Objects of Affection: Pre-Raphaelite Portraits by John Brett

Submitting Institution

Oxford Brookes University

Unit of Assessment


Summary Impact Type


Research Subject Area(s)

Language, Communication and Culture: Cultural Studies
History and Archaeology: Curatorial and Related Studies, Historical Studies

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Summary of the impact

Research on John Brett, undertaken by Christiana Payne, was disseminated through an exhibition, held at the Barber Institute of Fine Arts, University of Birmingham, the Fine Art Society, London and the Fitzwilliam Museum, Cambridge, in the summer and autumn of 2010. In total, c.28,000 visitors saw the exhibition. The Birmingham showing was accompanied by a study day and gallery talks, in which Christiana Payne participated. The exhibition had a qualitative impact on visitors, who found Brett's work uplifting and inspiring, and an economic impact on the local and national economy by attracting visitors to the three venues. The reappraisal of Brett has had an impact on museum policies and practices.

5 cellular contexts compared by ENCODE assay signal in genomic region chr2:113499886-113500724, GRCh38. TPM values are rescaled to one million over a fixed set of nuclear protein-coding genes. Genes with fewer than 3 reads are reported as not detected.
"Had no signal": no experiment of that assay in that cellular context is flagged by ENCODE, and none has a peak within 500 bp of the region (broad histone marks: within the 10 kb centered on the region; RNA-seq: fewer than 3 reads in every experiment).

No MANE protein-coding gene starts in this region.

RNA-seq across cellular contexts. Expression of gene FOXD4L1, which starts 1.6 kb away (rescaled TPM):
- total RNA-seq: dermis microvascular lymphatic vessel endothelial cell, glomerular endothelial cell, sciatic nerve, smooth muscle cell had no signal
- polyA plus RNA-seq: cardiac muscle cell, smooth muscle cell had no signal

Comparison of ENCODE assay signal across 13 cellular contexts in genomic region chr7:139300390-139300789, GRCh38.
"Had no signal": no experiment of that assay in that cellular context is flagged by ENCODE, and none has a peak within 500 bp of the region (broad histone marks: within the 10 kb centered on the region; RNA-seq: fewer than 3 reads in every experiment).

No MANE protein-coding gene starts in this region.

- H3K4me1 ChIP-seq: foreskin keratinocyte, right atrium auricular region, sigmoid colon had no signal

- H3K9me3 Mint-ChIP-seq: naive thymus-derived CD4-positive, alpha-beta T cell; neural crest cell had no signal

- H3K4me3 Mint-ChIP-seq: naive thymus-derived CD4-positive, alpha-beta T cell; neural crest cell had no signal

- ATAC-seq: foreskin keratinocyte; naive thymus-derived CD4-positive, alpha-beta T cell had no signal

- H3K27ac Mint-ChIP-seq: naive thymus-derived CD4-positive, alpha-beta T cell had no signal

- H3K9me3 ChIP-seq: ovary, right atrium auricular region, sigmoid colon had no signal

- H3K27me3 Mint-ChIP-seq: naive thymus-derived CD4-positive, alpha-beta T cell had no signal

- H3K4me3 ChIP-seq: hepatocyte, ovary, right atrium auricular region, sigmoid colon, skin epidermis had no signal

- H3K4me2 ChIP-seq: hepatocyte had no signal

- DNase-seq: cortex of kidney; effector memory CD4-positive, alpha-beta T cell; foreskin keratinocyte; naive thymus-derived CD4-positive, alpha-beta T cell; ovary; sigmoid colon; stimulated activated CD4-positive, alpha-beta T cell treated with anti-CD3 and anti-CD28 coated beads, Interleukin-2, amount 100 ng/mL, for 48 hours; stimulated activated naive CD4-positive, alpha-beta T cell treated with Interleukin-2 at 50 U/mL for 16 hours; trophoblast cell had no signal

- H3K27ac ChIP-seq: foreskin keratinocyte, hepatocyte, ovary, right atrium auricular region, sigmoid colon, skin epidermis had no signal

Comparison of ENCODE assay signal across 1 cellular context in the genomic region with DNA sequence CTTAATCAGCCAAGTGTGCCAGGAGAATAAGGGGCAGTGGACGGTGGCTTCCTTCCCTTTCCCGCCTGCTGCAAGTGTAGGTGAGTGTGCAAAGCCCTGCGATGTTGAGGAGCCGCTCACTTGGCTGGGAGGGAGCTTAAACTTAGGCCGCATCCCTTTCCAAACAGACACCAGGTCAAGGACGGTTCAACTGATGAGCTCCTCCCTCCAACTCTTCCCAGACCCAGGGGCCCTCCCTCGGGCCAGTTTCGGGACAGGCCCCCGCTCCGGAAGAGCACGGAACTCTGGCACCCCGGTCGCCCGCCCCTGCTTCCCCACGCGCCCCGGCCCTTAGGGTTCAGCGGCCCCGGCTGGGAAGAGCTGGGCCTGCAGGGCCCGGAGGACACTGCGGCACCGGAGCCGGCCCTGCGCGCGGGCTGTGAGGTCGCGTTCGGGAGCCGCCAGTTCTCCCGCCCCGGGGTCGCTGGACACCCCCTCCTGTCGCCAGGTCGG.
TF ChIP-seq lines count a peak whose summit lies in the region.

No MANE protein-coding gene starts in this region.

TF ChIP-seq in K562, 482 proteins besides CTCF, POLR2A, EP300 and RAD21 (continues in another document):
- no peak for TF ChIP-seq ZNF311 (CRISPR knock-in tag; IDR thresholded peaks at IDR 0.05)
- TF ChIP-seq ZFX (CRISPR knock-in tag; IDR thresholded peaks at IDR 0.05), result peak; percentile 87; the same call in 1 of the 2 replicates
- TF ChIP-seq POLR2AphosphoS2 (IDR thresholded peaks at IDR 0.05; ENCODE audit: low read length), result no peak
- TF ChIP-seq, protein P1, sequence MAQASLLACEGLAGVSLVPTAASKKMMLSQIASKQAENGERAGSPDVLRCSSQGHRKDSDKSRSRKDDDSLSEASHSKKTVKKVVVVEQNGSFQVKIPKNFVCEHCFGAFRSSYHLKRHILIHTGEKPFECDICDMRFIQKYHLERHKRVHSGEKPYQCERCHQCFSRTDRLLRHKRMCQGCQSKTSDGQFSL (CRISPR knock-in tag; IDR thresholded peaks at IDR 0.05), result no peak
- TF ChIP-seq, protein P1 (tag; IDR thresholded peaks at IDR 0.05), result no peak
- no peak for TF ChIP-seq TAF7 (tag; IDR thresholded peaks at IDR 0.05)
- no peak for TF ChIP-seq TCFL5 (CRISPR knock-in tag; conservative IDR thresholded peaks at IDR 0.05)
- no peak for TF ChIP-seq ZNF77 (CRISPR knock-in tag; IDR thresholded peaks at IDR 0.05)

Underpinning research

Christiana Payne, who was a Senior Lecturer, then a Reader in History of Art at Oxford Brookes throughout this period, undertook research on the life and work of John Brett between 2004 and 2010. She was assisted by Charles Brett, great-grandson of the artist, who compiled a catalogue of the artist's work, and Ann Sumner, Director of the Barber Institute, who investigated the reception of his work in Birmingham. Charles Brett's catalogue was included in the monograph, John Brett, Pre-Raphaelite Landscape Painter. Ann Sumner's research on his reception in Birmingham was published as a short essay in the exhibition catalogue, Objects of Affection: Pre-Raphaelite Portraits by John Brett (see next section for full details of both publications).